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Ancistrus is a genus of nocturnal freshwater fish in the family Loricariidae of order Siluriformes, native to freshwater habitats in South America and Panama. Fish of this genus are common in the aquarium trade where known as bushynose or bristlenose catfish. Sometimes, they are called bushynose or bristlenose plecos instead, but this may lead to confusion as "pleco" usually is used for Hypostomus plecostomus and a few of its close relatives but is also classed and or sold as a pleco by most places.

Ancistrus sp. (aka).jpg
Ancistrus sp.
Scientific classification

Kner, 1854
Type species
Hypostomus cirrhosus
Valenciennes, 1836

Pristiancistrus Fowler, 1945
Thysanocara Regan, 1906
Xenocara Regan, 1904



The type species is Ancistrus cirrhosus.[1] This genus is the largest genus within the tribe Ancistrini.[2]

The name ancistrus derives from the Ancient Greek agkistron "hook" – a reference to the form of the cheek odontodes. The genera Pristiancistrus, Thysanocara and Xenocara are now synonyms of Ancistrus.[2]


Ancistrus cirrhosus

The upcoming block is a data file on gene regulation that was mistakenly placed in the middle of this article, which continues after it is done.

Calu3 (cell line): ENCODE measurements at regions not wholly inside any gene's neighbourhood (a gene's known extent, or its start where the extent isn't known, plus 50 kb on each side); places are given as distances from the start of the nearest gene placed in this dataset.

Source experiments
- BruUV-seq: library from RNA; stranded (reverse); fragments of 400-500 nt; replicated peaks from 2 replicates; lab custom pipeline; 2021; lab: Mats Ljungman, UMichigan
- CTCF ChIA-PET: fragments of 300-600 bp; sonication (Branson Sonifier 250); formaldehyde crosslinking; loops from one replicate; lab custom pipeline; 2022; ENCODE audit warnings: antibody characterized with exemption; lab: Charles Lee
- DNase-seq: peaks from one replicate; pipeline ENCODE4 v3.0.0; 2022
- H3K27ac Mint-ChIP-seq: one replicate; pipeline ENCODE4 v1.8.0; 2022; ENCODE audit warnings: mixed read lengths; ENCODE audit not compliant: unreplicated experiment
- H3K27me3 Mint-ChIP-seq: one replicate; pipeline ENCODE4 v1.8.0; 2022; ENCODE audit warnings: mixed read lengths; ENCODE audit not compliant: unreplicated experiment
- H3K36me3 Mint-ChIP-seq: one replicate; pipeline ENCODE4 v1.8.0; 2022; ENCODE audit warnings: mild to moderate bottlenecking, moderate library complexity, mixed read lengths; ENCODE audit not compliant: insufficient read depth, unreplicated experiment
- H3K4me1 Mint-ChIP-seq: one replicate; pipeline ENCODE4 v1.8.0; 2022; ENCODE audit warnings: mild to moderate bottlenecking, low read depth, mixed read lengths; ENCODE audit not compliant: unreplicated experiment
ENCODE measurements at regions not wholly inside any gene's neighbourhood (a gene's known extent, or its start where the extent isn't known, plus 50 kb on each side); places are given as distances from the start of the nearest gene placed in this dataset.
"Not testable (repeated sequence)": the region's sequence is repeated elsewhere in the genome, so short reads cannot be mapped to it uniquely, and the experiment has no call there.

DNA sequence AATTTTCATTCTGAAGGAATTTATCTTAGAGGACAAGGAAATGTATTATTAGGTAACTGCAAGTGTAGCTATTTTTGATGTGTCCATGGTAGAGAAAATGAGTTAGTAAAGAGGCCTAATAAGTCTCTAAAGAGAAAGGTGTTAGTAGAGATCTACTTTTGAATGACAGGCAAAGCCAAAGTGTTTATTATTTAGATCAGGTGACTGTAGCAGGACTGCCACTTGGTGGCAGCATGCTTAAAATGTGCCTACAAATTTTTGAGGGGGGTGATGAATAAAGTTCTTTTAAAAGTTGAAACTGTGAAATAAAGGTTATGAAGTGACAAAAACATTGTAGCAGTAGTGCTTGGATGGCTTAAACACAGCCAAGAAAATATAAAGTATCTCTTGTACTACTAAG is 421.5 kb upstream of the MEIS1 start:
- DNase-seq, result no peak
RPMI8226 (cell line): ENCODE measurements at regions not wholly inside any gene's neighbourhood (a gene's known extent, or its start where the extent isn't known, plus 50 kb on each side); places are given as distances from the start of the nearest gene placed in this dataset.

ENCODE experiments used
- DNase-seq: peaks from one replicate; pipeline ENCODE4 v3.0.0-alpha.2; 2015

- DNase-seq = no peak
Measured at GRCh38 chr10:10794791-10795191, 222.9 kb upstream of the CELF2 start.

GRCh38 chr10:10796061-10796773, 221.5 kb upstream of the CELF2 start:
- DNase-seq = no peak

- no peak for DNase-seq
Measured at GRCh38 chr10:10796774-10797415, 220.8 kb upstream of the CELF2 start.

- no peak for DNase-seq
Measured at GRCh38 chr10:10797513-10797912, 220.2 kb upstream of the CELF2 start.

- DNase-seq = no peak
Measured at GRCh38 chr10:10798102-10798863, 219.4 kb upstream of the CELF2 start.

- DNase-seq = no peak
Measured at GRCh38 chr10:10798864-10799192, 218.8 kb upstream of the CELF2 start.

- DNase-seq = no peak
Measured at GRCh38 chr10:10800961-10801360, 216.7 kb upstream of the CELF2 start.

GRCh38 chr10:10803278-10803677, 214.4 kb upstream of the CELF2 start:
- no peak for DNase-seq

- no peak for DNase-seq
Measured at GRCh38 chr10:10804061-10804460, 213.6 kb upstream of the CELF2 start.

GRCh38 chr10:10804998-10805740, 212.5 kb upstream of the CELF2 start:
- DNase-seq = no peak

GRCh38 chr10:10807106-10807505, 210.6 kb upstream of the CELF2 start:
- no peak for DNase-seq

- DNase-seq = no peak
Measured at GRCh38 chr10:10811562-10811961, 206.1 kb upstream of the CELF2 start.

Ancistrus species show all the typical features of the Loricariidae. This includes a body covered in bony plates and a ventral suckermouth.[3] The feature most commonly associated with the genus are the fleshy tentacles found on the head in adult males; females may possess tentacles along the snout margin but they are smaller and they lack tentacles on the head.[3] Tentacules, tentacles directly associated with odontodes, develop on the pectoral fin spine of the males of some species.[3] Males also have evertible cheek odontodes which are less developed or absent in females. They also lack odontodes along the snout.[2] In comparison with a typical loricariid (pleco), a bristlenose is typically shorter (4–6 inches or 15 cm or less), more flattened and fatter with a comparatively wider head. Colouration is typically mottled brown, grey or black. Small white or yellow spots are common.[2] Unlike other loricariids which commonly grow to over a foot long, the bristlenose pleco may only grow to half the size, this makes it a suitable species for the smaller tank.